The NRF Act of 2019, enacted by the former Caretaker Coalition government was dubbed illegal by the PPP which presented its own draft to the National Assembly on December 16, 2021. The Bill which included “illegal” clauses from the old Law was later passed on December 29, 2021 amid protest action by the Opposition in the National Assembly. Nonetheless, Patterson is now confident that to avoid legal action from civil society organisations, the government has laid a new Motion to “cover their tracks”.
“To preempt anybody going to court to stop them they revised that Motion to say that Parliament approved them doing it,” he speculated.
According to him, the PPP has always been clear on what it wants to do with the Fund, although its “so-called transformational projects” appear to be pulled from the air. “These transformative projects are being pulled out of the air just like that. There is no study, there is no research, no environmental permits. There is nothing at all. They’re just going ahead willy-nilly with it,” Patterson contended.
The former Infrastructure Minister explained that in the case of the New Demerara River Bridge, the PPP abandoned its earlier invitation for bids and awarded the contract instead to a Chinese company.
“If you look at the Demerara Harbour Bridge, they went out for a bid to finance it and so forth. They have abandoned that and they have awarded a contract to a contractor who initially bid to finance the job and build it. So obviously that is why no American or European company could have bid because nobody could have financed it cheaper than the Chinese. If the Americans knew that it could have been financed by the people of Guyana through this Fund, they would have bid but of course there is no plan,” he reasoned.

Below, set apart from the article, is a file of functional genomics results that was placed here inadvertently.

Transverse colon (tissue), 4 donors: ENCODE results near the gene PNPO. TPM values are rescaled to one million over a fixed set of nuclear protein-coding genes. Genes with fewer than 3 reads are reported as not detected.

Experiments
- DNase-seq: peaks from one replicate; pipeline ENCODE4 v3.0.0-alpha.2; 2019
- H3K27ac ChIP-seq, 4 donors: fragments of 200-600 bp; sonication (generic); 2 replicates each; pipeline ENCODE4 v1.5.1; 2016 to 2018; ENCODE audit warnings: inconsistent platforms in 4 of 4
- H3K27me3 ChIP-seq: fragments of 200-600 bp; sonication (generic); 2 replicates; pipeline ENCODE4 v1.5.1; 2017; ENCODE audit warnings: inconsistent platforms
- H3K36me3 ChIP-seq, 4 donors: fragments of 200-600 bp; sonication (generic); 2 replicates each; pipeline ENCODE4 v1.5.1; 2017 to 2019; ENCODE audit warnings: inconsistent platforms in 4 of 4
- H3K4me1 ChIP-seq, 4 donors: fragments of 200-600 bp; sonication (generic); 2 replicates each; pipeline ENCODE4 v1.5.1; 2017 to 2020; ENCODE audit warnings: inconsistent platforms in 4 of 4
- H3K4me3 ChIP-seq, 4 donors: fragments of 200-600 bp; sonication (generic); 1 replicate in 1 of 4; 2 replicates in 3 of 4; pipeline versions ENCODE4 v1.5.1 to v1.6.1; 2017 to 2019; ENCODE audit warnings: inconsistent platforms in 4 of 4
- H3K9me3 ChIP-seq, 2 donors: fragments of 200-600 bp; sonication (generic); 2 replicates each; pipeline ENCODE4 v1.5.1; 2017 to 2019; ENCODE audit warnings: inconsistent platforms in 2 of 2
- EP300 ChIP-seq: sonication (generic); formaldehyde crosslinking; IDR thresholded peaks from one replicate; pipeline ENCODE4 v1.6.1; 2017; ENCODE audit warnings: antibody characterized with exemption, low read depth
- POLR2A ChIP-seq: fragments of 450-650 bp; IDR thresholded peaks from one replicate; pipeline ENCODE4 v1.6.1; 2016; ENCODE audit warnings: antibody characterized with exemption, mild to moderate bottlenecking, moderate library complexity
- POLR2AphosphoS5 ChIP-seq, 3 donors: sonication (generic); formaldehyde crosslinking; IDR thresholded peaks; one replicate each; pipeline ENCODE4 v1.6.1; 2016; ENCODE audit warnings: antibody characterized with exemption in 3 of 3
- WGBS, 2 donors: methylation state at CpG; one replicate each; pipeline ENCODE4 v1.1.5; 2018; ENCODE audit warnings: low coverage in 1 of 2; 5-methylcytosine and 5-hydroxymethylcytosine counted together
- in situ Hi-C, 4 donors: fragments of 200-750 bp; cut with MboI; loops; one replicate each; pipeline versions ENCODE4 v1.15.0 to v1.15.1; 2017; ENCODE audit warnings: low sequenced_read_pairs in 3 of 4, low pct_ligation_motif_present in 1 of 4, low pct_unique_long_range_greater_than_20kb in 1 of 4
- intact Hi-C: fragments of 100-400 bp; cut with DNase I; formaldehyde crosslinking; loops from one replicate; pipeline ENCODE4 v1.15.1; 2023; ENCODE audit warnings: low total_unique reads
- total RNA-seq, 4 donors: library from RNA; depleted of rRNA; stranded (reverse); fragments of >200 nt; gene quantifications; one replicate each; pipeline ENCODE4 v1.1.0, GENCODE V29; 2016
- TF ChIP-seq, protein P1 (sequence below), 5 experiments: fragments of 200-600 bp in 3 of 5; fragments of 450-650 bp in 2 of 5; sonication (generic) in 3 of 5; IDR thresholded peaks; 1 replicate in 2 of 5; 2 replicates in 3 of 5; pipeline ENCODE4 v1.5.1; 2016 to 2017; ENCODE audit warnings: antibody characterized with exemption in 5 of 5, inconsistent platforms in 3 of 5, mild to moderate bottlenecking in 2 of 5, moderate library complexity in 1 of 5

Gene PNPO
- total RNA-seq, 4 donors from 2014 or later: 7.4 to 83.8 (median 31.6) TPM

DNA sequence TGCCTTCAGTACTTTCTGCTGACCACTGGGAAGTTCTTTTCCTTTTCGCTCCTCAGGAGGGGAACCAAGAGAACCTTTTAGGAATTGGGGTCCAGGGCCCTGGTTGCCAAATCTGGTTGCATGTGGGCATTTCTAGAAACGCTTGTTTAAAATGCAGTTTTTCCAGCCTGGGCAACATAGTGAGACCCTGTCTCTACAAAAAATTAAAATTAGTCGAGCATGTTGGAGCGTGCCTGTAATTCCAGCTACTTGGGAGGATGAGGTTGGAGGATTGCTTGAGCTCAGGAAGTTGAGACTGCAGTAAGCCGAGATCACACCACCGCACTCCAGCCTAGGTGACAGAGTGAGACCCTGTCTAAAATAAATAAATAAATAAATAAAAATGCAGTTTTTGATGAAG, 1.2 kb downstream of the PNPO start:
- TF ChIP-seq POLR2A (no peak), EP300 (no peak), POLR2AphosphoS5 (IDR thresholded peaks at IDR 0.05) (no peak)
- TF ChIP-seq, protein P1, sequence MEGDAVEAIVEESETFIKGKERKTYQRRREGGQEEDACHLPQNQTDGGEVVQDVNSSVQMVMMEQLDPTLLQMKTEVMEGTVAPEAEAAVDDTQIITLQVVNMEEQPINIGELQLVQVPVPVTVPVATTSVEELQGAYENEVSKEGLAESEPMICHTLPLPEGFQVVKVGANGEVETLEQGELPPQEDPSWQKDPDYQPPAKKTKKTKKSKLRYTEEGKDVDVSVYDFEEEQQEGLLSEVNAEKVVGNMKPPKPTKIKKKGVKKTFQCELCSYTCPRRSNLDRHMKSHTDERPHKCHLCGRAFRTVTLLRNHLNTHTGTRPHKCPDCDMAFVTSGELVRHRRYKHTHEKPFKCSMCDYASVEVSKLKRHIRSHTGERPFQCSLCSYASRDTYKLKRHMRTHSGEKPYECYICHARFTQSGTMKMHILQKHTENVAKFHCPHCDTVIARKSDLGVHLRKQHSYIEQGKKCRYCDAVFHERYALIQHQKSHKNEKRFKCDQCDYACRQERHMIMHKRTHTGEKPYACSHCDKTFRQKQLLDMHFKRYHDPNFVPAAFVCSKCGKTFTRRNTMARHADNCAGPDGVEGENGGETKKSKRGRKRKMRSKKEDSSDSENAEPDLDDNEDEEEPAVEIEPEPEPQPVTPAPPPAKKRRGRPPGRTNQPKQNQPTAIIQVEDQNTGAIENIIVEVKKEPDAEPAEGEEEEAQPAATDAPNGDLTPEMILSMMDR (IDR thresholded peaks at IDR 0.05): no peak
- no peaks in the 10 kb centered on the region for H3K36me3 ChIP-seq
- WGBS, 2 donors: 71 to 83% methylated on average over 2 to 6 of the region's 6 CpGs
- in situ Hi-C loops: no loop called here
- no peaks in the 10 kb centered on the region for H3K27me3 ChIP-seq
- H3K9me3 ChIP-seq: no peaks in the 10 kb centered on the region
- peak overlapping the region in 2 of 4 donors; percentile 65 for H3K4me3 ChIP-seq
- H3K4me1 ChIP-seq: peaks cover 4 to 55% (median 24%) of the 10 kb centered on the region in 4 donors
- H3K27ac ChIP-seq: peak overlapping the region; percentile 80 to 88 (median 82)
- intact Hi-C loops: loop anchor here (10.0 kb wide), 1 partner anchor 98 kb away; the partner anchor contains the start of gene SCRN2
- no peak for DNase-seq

He was referring to the contract recently awarded by the Ministry of Public Works to Chinese contractor, China State Construction Engineering Corporation. The company won the project estimated at some US$256.6 million under a Design-Build-Finance model, meaning that the company was expected to finance the massive project. Nonetheless, government has allocated the sum of $21.1 billion in the 2022 Budget to cover construction costs of the new bridge, even though it told the nation that the company would have funded the project.
On the other hand, while the government is yet to come clean and tell the nation what specific projects in this year’s budget is being financed by the oil and gas proceeds, Patterson has cautioned that corruption is bound to take place. He warned, “There is going to be a lot of corruption because they are throwing so much money quickly into projects that has not even been designed or looked at in any extent other than somebody talking about it on the television. We know that there is gunna be a lot of areas for wrong doings and corrupt practices but that’s what this government does”.
“We have to stop them or slow them from pilfering the funds but that’s literally what’s happening,” the MP signaled.
Chartered Accounting Firm, Ram and McRae in its observations noted that under Article 13 of the Act itself, it is clearly stated that, “withdrawal from the Fund can only be used for national developmental priorities and essential projects related to natural disaster.” It was further noted that as it is shown in the Estimates, the drawdown this year is purely budgetary support “which we double is permitted under the Act; it would seem that the most appropriate thing to do would be to include in the Estimates, a Separate Natural Resource Fund Statement.”
Additionally, a similar sentiment over the legality and use of the funds in the way in which it is being done in Budget 2022 was raised by former Auditor General, Anand Goolsarran. In his Accountability Watch, he observed too that Section 16 of the Act provides for the Assembly’s approval before any withdrawals are made from the fund.
As such, he contends “this raises the question as to whether the Assembly’s specific approval is not required before the amounts involved are incorporated in the Estimates.” “Or, is it a case where once the Assembly approves the estimates it also approves the related withdrawals?” To this end, it was contended that “…the former should be the case.”